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BK Magazine Ask the Publisher
Posted by Steve Piersanti, President and Publisher, Berrett-Koehler Publishers Inc.
Steven Piersanti is founder, president, and publisher of Berrett-Koehler Publishers, Inc., a leading independent publisher of progressive books on current affairs, personal growth, and business and management.
The dominant view in book publishing has long been that when an author signs a publication agreement with a publisher, the publisher now owns the book and the rights pertaining to the book. The publisher “acquires” the book and it belongs to the publisher.
In 1991, as I was reflecting on my nearly fourteen years of experience in book publishing, the insight came to me that there was a better way to structure the relationship between publishers and authors: they could be equal partners, with shared rights and responsibilities, instead of publishers owning authors’ work.
This insight has influenced all I have done in publishing since then and it has had great impact on the design and operation of Berrett-Koehler Publishers.
One initial consequence of this insight was the BK publication agreement. Our objective, as I wrote, was “to create a more balanced and fair agreement - one that is more of an equal partnership - between the author and publisher,” whereas “most publishing agreements today are grossly one-sided: the author has few rights and many obligations, while the publisher has many rights and few obligations.” Accordingly, the original BK publication agreement created nearly 22 years ago contained many provisions - all of which are still in our agreement today - to give authors rights that they often desire (such as partnering with the publisher in deciding many publishing details) and to strike from the agreement common provisions (such as the publisher having the right to the author’s next book) that smack of the publisher owning the book.
The most radical and unique provision is that the author is given the right to terminate the publication agreement after the book is published “if, for any reason, the Author is not satisfied, in the Author's sole judgment, with any aspect of the relationship with the Publisher or with the Publisher's performance in any aspect of publishing and selling the Work.” This turns on its head the normal publisher-author relationship - wherein authors sign away their rights for life - and gives BK a powerful incentive to be responsive, collaborative, and high performing in all aspects of the publishing relationship.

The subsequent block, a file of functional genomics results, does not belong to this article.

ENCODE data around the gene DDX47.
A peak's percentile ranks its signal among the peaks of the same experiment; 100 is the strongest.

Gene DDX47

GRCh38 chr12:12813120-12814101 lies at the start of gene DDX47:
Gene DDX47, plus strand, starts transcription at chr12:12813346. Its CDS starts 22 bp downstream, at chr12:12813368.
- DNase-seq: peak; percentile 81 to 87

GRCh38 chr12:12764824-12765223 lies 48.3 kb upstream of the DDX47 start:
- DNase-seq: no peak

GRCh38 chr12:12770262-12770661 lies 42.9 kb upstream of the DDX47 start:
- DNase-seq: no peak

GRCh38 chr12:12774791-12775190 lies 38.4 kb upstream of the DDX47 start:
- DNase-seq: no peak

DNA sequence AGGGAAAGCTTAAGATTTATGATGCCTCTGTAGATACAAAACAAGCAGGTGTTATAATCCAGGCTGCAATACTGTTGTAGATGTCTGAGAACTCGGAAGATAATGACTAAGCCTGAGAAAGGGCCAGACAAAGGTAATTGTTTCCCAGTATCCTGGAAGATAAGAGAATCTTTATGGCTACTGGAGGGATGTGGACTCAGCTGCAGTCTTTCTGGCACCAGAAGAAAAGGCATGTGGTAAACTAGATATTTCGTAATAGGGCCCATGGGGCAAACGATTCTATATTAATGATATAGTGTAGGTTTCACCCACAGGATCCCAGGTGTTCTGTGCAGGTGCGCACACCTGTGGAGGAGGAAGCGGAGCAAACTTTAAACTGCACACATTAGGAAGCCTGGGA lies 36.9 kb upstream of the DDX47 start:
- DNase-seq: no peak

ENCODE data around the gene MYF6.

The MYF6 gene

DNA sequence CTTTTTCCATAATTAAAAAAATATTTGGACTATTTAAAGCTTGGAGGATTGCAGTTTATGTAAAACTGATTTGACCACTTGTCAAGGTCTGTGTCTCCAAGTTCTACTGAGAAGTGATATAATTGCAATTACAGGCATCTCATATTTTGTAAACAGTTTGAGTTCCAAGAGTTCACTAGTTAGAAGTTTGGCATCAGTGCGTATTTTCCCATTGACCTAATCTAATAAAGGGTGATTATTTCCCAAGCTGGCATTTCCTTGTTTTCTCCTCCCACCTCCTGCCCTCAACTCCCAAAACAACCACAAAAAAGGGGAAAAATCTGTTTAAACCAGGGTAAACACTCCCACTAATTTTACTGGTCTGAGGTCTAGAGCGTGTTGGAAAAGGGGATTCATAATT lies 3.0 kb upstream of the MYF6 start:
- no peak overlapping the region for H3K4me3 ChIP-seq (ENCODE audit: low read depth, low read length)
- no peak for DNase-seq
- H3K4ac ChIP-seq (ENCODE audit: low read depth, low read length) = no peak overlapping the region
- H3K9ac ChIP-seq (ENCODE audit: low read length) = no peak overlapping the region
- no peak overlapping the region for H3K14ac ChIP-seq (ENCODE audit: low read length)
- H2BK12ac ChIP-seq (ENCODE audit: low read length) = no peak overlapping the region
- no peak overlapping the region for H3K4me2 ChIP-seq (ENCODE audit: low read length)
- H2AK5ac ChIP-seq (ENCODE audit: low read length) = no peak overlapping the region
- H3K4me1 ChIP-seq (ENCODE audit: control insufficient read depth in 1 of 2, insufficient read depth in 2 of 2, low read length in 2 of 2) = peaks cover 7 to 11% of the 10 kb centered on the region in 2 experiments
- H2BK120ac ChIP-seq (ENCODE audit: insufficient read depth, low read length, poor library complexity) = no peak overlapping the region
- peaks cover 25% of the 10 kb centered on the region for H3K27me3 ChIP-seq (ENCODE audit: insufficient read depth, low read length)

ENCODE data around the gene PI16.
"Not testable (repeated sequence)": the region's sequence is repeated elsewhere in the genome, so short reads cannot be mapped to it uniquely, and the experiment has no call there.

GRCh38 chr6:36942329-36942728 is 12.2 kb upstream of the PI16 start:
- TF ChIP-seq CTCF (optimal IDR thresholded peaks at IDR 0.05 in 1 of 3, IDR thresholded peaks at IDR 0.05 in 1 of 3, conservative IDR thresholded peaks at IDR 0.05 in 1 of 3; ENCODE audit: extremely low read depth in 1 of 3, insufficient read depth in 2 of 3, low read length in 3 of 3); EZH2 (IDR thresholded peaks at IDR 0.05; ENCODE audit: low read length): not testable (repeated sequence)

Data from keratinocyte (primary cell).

This partnership insight has also led to a host of other distinctive BK practices, including:
- A “Bill of Rights and Responsibilities for BK Authors.”
- Viewing authors as insiders within BK who can interact whenever they wish with any and all BK staff rather than being expected to interact with just one “gate keeper” who tries to keep them from being a “nuisance.”
- Supporting the creation of an independent organization, the “BK Authors Cooperative,” that is owned and managed by BK authors to represent their interests and to aid each other.
- Launching each new book with an Author Day that connects the author to the whole BK staff, gets everyone excited about the book, and creates close collaboration between the author and publisher on all aspects of making books successful.
Because of these and other partnering practices Berrett-Koehler is viewed by many authors as one of the most “author-friendly publishers.” As a result, even without our having any contractual obligations for authors to give BK first option on their next books, authors keep coming back to Berrett-Koehler. Over 100 BK authors have already published multiple books with Berrett-Koehler, including 22 of our top 25 bestselling authors.
This partnership relationship with authors is clearly one of the secrets of Berrett-Koehler’s success.
Dear Steve, I think your outlook is the best. When an author decides to publish his work , it must really be disheartening for the author to lose the edge on his/her book. The publisher though has the right to own it as he is taking the risk of investing in the book. The relation you suggested is the best as both share equal profits or liabilities that might come out of publishing the book. Thanks for the post. It was intersting.